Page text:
We were just kids when we met, me and Bridget. She was a bit of a bully even then. Not really a bully. But even then she was demanding and overly critical. She didn’t play well with the other kids in the neighborhood. She often chose to play alone by herself rather than join in our reindeer games.
And I knew why.
I used to climb into her bedroom window when we were like ten. Up the trellis, along the porch roof, and I climbed right in. Bridget was always a heavy sleeper so it always took some doing to wake her up and not wake her parents. We’d sneak out to the tree house in the woods behind our yards. We don’t know who built it. It was just there.
There we’d sit, criss-cross applesauce and over the glow of our flashlights tell each other our deepest secrets. I knew all of Bridget’s secrets. There weren’t many, and they weren’t terribly nefarious. But I knew her biggest secret of all. She was afraid of everything.
Bugs, bats, frogs, flying, falling, losing, failing. You name it, Bridget feared it. But most of all, she feared people. People being disappointed in her, people not liking her, and people knowing how scared of everything she truly was.
So she played tough guy. She was good at it, too. No one knew that behind her tough exterior there was a scared and frightened little girl. No one but me.
We were close all through school. Even when it got to the point where boys and girls weren’t supposed to be friends anymore. We still sat together at lunch, ignoring the snickers and chuckles from the other ten year olds. It never made sense for Bridget and I not to be together.
By the time I realized I was in love with her, it was way too late. Our friendship was too critical to each other’s survival to mess with it. I tried to kiss her once, but she just laughed at me. To this day, I pretend that I was too drunk to remember any of it.
So, I settled. Better to have her for a friends than to not have her at all. I settled for her friendships and tried to move on
I dated. A lot. And I tried really hard not to compare them, but none of them could even hold the match that lit Bridgey’s candle. They were all just wax with no flame.
I was hopeless. It was hopeless. All I could do was stand by and wish for Bridget to be happy. That was all I really wanted. Ever.
My alarm sounded before dawn. I hated that. Waking in the darkness. Jolted out of sleep by some horrendous beeping, heart pounding, palms sweating. Every morning I woke up like this.
Needless to say, I was not exactly a morning person.
It didn’t help that I didn’t exactly look forward to going to work every day. Don’t get me wrong. I was grateful that I had any kind of a job in this economy. Most of my fellow college graduates couldn’t get any job after we graduated. So I tried not to complain about mine, even though it had absolutely nothing to do with what I studied in college or what I wanted to do with my life. It was a job. It paid well. So I didn’t mind.
Except in the mornings.
Mornings had always been tough for me. I was always a heavy sleeper. “You sleep like you’re dead,” Kip always said. But I was nowhere near dead. Inside my head, I was alive. I had the most spectacular, vivid dreams. Every night. I looked forward to sleeping and seeing what my brain had in store for me. And every morning, when the alarm went off, I was ripped from my dreamland kicking and screaming leaving me quivering and sweating.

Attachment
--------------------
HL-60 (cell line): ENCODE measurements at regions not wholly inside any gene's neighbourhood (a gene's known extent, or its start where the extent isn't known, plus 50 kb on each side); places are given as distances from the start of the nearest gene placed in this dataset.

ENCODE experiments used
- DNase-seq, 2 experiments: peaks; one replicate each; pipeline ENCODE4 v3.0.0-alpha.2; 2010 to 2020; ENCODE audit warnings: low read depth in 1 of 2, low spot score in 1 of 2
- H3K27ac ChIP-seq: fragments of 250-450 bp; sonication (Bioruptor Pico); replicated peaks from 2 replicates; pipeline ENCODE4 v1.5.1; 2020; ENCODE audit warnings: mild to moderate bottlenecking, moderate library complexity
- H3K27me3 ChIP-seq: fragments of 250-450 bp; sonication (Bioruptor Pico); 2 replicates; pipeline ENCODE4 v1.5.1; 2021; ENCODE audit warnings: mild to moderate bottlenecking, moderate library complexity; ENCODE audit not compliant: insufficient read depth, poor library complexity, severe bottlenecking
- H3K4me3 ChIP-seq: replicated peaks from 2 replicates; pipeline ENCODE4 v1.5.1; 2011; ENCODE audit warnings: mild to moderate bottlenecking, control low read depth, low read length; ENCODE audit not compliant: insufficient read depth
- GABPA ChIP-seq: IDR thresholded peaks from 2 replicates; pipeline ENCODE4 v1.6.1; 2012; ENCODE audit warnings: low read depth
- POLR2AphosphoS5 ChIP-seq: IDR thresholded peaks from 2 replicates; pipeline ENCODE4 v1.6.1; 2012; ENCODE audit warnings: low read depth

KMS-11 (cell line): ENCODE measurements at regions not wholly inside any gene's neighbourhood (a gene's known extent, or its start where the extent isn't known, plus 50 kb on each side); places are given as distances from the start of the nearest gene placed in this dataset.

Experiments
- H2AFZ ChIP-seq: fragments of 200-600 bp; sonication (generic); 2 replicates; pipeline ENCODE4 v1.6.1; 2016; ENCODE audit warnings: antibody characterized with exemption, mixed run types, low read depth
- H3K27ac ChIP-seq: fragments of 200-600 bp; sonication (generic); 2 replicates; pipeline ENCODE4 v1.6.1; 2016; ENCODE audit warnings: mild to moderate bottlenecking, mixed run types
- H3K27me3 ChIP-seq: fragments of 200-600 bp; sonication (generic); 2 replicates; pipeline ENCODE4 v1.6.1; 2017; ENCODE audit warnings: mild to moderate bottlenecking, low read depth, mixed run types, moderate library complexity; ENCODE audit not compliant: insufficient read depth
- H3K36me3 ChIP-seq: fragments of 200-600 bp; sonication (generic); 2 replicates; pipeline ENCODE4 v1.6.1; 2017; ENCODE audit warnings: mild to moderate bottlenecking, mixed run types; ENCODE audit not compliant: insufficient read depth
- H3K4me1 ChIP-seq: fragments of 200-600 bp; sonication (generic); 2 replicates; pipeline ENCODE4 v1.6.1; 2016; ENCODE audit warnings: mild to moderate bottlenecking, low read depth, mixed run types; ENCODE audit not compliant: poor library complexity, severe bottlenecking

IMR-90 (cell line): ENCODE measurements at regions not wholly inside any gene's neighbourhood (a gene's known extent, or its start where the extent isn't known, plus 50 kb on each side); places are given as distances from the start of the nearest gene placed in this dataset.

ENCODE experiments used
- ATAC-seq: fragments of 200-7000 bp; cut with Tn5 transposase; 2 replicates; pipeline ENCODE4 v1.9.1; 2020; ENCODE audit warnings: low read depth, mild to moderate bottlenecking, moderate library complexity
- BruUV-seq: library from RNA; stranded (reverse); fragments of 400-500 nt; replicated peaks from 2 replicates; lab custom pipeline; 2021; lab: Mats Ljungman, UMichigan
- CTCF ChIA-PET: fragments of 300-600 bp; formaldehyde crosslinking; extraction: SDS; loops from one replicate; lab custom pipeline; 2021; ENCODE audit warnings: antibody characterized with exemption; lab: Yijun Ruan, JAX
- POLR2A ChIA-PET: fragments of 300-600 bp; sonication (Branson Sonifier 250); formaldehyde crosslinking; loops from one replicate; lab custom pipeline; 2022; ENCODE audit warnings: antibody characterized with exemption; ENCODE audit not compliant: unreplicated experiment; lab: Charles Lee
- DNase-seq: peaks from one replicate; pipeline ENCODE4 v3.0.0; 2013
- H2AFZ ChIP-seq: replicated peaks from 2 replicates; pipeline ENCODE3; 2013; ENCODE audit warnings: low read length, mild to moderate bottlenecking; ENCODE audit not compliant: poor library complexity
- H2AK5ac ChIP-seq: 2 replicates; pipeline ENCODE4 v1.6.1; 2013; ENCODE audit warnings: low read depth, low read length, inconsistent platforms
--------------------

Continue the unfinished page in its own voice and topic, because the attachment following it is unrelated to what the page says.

It was morning. Time for work.
I worked at a financial services firm. Not exactly my cup of tea as I usually tended more towards the creative side of things. But after graduation it became pretty clear pretty damn quickly that the creative thing didn’t pay the bills…at all. So, I put my dreams of being a writer on hold in favor of financial security. It wasn’t exactly what I had planned on, but life never is.
Kip couldn’t do it. Take a job just for the money. Of course, he had a fairly significant family fortune to fall back on so he didn’t have to. It just killed him that I took this job. I think he had some romantic vision of us running away to some kind of artist commune. I would write all day, he would perform in plays all night. It sounded like a dream…but that’s all it was. A dream. After graduation, I got ripped out of that dream, too.
Of course, Kip and I had been friends so long the idea of a romantic relationship was almost preposterous. He tried to kiss me once. At a party, we were drunk and I just laughed at him. It seemed so silly, the idea of kissing him. Seems cruel now, when I think about it. Laughing at him like that. I hated when I hurt him. Fortunately, he was too drunk to remember any of it.
Kip couldn’t stand the fact that I had “gone corporate.” It wasn’t my idea of a good time either. Turns out, people are pretty much jerks when it comes to their money and they had no trouble speaking to me like crap. But it was time to grow up, time to live in the real world. Kip hated the real world.
But I didn’t have the luxury of hating the real world. All I could do was accept it.
We were four when my parents and I moved in next door. We were both only children so our Mom’s were pretty thrilled to find Bridget and I were the same age, thrilled for us to be playmates. We weren’t so thrilled at first. All her toys were pink. Not that it mattered because she wouldn’t let me touch them anyway.
When she came to my house, she looked at my things with the disdain of a teenager and clung to her mom’s leg.
Our moms kept getting together for coffee and eventually, out of total and complete boredom, we started playing together. Cootie was the game. I played by all her rules, only building when the die fell on the right number. I won. And then I smashed my bug. Bridgey giggled.
That’s when it started. She giggled and I’ve spent the rest of my life trying to make her laugh.
Bridget and Kip share an interesting friendship. I am curious to learn more about Bridget and her fears, and how she overcame them to become financially successful.